LifeLab describes how a school can turn a patch of its open space into a living garden for investigating not only botany but also interaction of plants in different kinds of soils. Especially for students who may not have a backyard to grow things this use of school grounds is a wonderful way to level the playing field.
The Great Plant Escape, appropriate for very young children, is similar to LifeLab's content. Presented as mysteries, a half-dozen experiments, like "Is it dust, dirt, dandruff or a seed?", are illustrated. Its audience, too, are urban schoolchildren.
The Secret Social Life of Plants
Plants communicate among themselves. This video shows the how and why.
You'll never look at a lawnmower the same way again.
- YouTube URL
The images and drawings make Botany interesting to a wide range of students.
This site provides in-depth resources and compendium of botanical art past and present for anyone interested in botanical art. It will be of special interest to budding botanical artists.
Leafsnap, developed by researchers from Columbia,Maryland and the Smithsonian, students can compare sample leaves in New York City and Washington with those in this database.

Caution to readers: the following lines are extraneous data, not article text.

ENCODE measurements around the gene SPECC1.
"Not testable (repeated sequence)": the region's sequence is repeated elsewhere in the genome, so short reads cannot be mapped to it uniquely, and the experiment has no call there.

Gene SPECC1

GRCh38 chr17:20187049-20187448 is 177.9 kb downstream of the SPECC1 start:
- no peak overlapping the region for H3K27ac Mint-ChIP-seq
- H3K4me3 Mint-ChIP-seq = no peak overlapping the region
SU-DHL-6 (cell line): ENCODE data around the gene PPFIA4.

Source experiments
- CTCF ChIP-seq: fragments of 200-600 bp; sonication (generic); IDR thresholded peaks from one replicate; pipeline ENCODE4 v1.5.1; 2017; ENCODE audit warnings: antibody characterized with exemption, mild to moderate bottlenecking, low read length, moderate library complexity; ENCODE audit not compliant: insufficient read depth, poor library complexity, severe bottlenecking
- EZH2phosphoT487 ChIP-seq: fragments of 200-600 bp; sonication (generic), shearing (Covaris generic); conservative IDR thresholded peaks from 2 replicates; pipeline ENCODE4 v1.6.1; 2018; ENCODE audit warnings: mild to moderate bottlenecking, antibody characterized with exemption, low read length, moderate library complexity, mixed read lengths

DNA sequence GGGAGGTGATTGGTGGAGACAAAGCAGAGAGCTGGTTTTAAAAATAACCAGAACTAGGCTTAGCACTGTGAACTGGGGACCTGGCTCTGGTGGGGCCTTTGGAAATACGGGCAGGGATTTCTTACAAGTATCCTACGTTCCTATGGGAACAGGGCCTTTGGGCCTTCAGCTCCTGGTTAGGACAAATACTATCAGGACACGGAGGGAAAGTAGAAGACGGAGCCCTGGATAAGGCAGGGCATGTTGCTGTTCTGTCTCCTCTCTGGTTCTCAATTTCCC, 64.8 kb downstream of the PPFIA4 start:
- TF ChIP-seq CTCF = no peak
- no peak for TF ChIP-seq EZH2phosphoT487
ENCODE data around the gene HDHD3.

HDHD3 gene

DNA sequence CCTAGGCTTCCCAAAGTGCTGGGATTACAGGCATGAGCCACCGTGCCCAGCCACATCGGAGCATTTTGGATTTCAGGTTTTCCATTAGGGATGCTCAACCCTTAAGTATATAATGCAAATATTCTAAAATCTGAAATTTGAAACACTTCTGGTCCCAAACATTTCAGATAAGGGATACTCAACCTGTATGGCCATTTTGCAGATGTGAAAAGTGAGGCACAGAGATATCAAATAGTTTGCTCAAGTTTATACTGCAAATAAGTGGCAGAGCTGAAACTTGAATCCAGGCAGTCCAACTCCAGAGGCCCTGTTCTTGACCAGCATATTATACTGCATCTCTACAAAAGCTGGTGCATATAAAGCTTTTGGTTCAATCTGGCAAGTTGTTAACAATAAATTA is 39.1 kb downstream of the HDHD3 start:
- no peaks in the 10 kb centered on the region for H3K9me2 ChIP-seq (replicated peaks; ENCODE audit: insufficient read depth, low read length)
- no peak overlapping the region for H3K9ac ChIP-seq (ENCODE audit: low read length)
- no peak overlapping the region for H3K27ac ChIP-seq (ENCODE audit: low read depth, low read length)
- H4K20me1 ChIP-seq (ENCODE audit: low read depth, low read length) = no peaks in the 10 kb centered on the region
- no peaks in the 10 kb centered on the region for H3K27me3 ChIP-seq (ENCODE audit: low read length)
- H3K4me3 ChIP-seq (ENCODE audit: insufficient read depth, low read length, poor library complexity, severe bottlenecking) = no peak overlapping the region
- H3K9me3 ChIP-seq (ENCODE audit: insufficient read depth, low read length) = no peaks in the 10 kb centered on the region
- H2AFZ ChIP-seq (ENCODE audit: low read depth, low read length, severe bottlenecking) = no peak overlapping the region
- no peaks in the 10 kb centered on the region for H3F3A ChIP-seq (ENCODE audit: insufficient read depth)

The Agriculture Department engages students with unit titles, such as "No Mousing Around", "Something's Fishy",and "Plants That Like Heavy Metal". The full food chain is explained.
Garden, home of the National Garden Association, contains K-12 curricula and information on topics such as grasses, fungi and butterfly gardens.
At Xray radiographic displays of flowers and plants reveal a perspective and contents not found in most charts.
Fast Plants was developed as research tool at the University of Wisconsin and has been used by K-12 teachers around the world for nearly 30 years as an educational model. They have selected seeds and growing methods that can show the complete life cycle of a plant in just a few weeks. Check out their extensive Digital Library.
The impact of invasive plant species illustrates the adaptation of non-native vegetation in different ecological environments. They illustrate diffusion of species.
The Arbor Day Foundation provides this unique resource that allows you to identify a tree simply by the kinds of leaves it produces. Grab a leaf and try it.